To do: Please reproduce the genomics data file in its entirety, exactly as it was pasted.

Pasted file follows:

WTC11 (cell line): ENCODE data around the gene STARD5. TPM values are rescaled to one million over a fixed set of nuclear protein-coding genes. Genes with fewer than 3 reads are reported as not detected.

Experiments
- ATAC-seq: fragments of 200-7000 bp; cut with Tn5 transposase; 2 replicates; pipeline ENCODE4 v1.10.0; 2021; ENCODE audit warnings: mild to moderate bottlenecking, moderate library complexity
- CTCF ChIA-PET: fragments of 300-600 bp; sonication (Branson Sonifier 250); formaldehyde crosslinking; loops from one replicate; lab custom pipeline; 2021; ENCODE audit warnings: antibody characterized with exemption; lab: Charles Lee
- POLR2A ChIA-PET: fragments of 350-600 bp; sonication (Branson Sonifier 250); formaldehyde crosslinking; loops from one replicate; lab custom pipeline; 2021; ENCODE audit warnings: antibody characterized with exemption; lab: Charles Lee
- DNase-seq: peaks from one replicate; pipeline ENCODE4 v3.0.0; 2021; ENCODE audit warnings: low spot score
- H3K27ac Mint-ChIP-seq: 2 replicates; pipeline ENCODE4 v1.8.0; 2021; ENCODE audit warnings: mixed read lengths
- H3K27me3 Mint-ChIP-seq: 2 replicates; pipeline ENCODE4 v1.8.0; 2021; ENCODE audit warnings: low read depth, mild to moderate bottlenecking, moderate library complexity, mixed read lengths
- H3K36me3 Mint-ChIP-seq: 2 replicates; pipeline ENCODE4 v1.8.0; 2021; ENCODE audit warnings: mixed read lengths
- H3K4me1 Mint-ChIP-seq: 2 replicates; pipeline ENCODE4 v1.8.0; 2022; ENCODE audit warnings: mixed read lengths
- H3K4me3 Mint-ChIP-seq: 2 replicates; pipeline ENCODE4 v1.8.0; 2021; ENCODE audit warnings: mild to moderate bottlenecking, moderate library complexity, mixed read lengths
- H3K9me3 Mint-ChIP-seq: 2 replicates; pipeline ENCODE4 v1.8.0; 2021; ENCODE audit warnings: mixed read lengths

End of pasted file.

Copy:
WTC11 (cell line): ENCODE data around the gene STARD5. TPM values are rescaled to one million over a fixed set of nuclear protein-coding genes. Genes with fewer than 3 reads are reported as not detected.

Experiments
- ATAC-seq: fragments of 200-7000 bp; cut with Tn5 transposase; 2 replicates; pipeline ENCODE4 v1.10.0; 2021; ENCODE audit warnings: mild to moderate bottlenecking, moderate library complexity
- CTCF ChIA-PET: fragments of 300-600 bp; sonication (Branson Sonifier 250); formaldehyde crosslinking; loops from one replicate; lab custom pipeline; 2021; ENCODE audit warnings: antibody characterized with exemption; lab: Charles Lee
- POLR2A ChIA-PET: fragments of 350-600 bp; sonication (Branson Sonifier 250); formaldehyde crosslinking; loops from one replicate; lab custom pipeline; 2021; ENCODE audit warnings: antibody characterized with exemption; lab: Charles Lee
- DNase-seq: peaks from one replicate; pipeline ENCODE4 v3.0.0; 2021; ENCODE audit warnings: low spot score
- H3K27ac Mint-ChIP-seq: 2 replicates; pipeline ENCODE4 v1.8.0; 2021; ENCODE audit warnings: mixed read lengths
- H3K27me3 Mint-ChIP-seq: 2 replicates; pipeline ENCODE4 v1.8.0; 2021; ENCODE audit warnings: low read depth, mild to moderate bottlenecking, moderate library complexity, mixed read lengths
- H3K36me3 Mint-ChIP-seq: 2 replicates; pipeline ENCODE4 v1.8.0; 2021; ENCODE audit warnings: mixed read lengths
- H3K4me1 Mint-ChIP-seq: 2 replicates; pipeline ENCODE4 v1.8.0; 2022; ENCODE audit warnings: mixed read lengths
- H3K4me3 Mint-ChIP-seq: 2 replicates; pipeline ENCODE4 v1.8.0; 2021; ENCODE audit warnings: mild to moderate bottlenecking, moderate library complexity, mixed read lengths
- H3K9me3 Mint-ChIP-seq: 2 replicates; pipeline ENCODE4 v1.8.0; 2021; ENCODE audit warnings: mixed read lengths